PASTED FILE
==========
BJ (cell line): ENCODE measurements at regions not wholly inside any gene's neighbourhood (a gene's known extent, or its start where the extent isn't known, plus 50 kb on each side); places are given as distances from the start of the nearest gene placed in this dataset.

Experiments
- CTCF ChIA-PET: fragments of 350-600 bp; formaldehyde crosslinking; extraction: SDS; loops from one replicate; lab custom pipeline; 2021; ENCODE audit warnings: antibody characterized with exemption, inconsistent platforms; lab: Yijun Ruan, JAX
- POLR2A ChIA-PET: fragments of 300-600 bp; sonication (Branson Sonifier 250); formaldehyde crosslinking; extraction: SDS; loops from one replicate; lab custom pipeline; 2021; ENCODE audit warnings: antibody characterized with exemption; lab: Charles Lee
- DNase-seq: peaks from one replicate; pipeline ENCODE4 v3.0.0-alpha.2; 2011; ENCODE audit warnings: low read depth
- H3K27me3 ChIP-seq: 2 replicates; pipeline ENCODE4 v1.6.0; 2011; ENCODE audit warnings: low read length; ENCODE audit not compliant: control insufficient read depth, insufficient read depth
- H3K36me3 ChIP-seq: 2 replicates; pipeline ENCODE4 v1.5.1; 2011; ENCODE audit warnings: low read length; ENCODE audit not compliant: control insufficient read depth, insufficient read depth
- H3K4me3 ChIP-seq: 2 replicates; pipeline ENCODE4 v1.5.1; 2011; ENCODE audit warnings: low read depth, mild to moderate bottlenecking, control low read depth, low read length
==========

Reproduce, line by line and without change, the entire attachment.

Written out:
BJ (cell line): ENCODE measurements at regions not wholly inside any gene's neighbourhood (a gene's known extent, or its start where the extent isn't known, plus 50 kb on each side); places are given as distances from the start of the nearest gene placed in this dataset.

Experiments
- CTCF ChIA-PET: fragments of 350-600 bp; formaldehyde crosslinking; extraction: SDS; loops from one replicate; lab custom pipeline; 2021; ENCODE audit warnings: antibody characterized with exemption, inconsistent platforms; lab: Yijun Ruan, JAX
- POLR2A ChIA-PET: fragments of 300-600 bp; sonication (Branson Sonifier 250); formaldehyde crosslinking; extraction: SDS; loops from one replicate; lab custom pipeline; 2021; ENCODE audit warnings: antibody characterized with exemption; lab: Charles Lee
- DNase-seq: peaks from one replicate; pipeline ENCODE4 v3.0.0-alpha.2; 2011; ENCODE audit warnings: low read depth
- H3K27me3 ChIP-seq: 2 replicates; pipeline ENCODE4 v1.6.0; 2011; ENCODE audit warnings: low read length; ENCODE audit not compliant: control insufficient read depth, insufficient read depth
- H3K36me3 ChIP-seq: 2 replicates; pipeline ENCODE4 v1.5.1; 2011; ENCODE audit warnings: low read length; ENCODE audit not compliant: control insufficient read depth, insufficient read depth
- H3K4me3 ChIP-seq: 2 replicates; pipeline ENCODE4 v1.5.1; 2011; ENCODE audit warnings: low read depth, mild to moderate bottlenecking, control low read depth, low read length